LONDON - The Church of England, after considering new proposals that would relax the rules on marriage, has come to a compromise. The topic under debate was whether to allow couples to be married in the church of their choice, as opposed to the current rule which only allows marriages to take place in a church if the bride or groom lives or worships in that particular Parish.
The Church has now said that couples who want to marry in an Anglican Church can choose where they would like the service to take place. Therefore, a bride and groom will no longer have to live or worship in a parish to use its church. However, the compromise came in the form that a "demonstrable connection" to the parish must be shown.
The debate developed as the General Synod met in York to discuss the issue of relaxing marriage rules, and setting up courts to enforce traditional doctrine.
Over the past 20 years, statistics show that weddings in Anglican churches have dropped by 50%. Many believe this may have to do with the restrictions on where a couple can be married. Previously if a couple wished to be wed in a Parish that neither lives or worships, then a special license had to be sought and applied for.
The Church of England's governing body, The Synod, gave its approval to a "demonstrable connection" option, which allows people to marry in parishes if they can show they live in the parish, were baptized there or their parents were married there.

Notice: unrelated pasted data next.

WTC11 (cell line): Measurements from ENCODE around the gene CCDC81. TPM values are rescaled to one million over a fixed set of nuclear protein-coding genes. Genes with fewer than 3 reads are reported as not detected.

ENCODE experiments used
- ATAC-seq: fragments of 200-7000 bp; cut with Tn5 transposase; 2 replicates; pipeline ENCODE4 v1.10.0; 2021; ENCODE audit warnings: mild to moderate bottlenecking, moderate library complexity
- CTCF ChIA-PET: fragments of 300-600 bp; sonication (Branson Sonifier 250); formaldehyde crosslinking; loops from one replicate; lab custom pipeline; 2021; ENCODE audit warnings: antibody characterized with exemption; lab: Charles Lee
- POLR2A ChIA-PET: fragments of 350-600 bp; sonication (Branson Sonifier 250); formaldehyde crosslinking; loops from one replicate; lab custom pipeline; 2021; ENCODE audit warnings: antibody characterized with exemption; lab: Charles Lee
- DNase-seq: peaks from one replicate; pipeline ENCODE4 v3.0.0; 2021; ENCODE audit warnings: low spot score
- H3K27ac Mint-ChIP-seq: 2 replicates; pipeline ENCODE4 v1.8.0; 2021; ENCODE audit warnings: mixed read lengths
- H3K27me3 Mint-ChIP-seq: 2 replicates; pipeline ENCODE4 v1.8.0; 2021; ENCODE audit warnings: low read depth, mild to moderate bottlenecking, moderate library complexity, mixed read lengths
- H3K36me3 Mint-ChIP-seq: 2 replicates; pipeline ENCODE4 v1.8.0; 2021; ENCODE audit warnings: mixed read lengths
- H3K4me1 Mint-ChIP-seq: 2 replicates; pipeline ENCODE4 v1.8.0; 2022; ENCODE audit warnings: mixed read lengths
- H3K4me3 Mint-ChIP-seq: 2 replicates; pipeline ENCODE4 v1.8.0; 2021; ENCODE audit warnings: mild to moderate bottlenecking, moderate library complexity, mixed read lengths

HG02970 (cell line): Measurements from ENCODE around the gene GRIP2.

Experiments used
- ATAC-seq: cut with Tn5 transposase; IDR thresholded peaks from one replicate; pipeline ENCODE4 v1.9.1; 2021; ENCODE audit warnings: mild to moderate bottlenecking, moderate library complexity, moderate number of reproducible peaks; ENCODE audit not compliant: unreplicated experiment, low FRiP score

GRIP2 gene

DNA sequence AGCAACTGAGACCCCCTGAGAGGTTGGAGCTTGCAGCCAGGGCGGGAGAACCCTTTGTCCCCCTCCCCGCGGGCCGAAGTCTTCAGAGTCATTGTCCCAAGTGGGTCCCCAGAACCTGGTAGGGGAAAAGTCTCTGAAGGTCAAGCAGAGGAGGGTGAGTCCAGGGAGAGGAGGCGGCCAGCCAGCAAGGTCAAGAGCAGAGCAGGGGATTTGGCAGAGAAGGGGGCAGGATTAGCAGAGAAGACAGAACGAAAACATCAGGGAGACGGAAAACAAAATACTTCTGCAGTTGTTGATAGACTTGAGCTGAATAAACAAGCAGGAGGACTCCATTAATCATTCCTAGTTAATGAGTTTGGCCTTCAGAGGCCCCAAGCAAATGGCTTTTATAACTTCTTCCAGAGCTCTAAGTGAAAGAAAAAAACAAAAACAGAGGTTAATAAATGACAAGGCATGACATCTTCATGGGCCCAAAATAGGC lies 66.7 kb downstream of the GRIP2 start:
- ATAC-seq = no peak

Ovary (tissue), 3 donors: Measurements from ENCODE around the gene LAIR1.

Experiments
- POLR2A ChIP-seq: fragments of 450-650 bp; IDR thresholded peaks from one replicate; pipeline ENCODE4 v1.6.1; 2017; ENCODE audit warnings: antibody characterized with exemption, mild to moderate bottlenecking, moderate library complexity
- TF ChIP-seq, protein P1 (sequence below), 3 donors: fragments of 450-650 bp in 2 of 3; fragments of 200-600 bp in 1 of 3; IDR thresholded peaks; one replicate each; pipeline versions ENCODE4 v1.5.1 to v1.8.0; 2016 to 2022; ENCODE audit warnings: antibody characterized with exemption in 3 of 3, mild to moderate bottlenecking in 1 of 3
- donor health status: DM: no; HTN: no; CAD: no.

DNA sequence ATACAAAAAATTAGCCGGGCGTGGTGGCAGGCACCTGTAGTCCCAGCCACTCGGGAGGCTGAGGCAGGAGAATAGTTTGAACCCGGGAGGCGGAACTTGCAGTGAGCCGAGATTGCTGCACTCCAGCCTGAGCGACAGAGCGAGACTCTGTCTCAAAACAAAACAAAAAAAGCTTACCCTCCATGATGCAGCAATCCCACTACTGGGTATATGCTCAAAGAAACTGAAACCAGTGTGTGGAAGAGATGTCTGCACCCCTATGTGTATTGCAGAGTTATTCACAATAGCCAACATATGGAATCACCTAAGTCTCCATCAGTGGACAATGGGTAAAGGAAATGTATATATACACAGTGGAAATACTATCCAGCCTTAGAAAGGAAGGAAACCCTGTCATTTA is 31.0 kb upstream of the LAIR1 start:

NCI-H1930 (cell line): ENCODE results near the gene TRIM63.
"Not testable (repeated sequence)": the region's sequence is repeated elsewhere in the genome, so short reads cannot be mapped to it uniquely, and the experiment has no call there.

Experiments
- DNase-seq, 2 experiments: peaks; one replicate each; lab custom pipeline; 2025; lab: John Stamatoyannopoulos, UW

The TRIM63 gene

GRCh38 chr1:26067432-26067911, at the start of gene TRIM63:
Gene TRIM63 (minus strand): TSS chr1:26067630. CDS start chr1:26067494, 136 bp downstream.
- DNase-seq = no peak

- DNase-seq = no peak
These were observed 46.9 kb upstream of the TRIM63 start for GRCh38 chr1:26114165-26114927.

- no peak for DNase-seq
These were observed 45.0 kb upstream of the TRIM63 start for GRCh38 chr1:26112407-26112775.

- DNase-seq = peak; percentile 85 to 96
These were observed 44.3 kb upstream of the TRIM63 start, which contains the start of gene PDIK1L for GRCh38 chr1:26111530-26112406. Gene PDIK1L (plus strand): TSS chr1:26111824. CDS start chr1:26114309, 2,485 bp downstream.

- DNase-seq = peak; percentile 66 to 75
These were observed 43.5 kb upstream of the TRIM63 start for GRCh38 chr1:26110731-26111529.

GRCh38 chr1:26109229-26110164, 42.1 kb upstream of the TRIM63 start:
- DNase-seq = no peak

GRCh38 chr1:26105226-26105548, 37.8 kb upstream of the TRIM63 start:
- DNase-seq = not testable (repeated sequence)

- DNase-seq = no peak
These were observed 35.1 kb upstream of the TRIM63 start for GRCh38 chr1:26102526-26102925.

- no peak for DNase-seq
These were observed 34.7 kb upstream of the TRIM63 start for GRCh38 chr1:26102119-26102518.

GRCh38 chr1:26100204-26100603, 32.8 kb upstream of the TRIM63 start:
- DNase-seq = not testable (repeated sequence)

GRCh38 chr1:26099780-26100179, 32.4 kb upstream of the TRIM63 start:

The reforms will not be introduced until 2007 at the earliest because of the government's decision to review civil registration ceremonies.
Rev. George Nairn-Briggs, the Dean of Wakefield and a member of the marriage law working group had indicated his views that the Church needed to become more user-friendly.
He said, "Couples these days say they do not necessarily want to get married in the area in which they live. People have become more mobile and we want to reflect that."
The reverend continued, "Since the civil law changed and people have been able to get married in other places the numbers marrying in churches have dropped."
However, there are concerns that many churches in more picturesque settings would draw away all the bookings, and leave the less attractive churches with hardly any.
Following a report by the Church of England's Marriage Law working Group, the General Synod voted in favor of the measure, but rejected a total deregulation of the marriage rule.
At the meeting in York, Bishop Martin Wharton, the Bishop of Newcastle, said "Couples who can prove that they meet one of the criteria clearly set out, will have the right to be married in that parish church, whatever and wherever their current place of residence. And if they meet the criteria they not only deserve to receive a warm and welcoming response from the clergy, they have the legal right to expect it."
Canon Nicholas Feist, Team Rector of Middleton, Manchester, said: “Let’s get real in the year 2004. Let’s vote for deregulation and do all we can to encourage couples to marry in church before God.”
The General Synod's meeting in York will close today, July 13.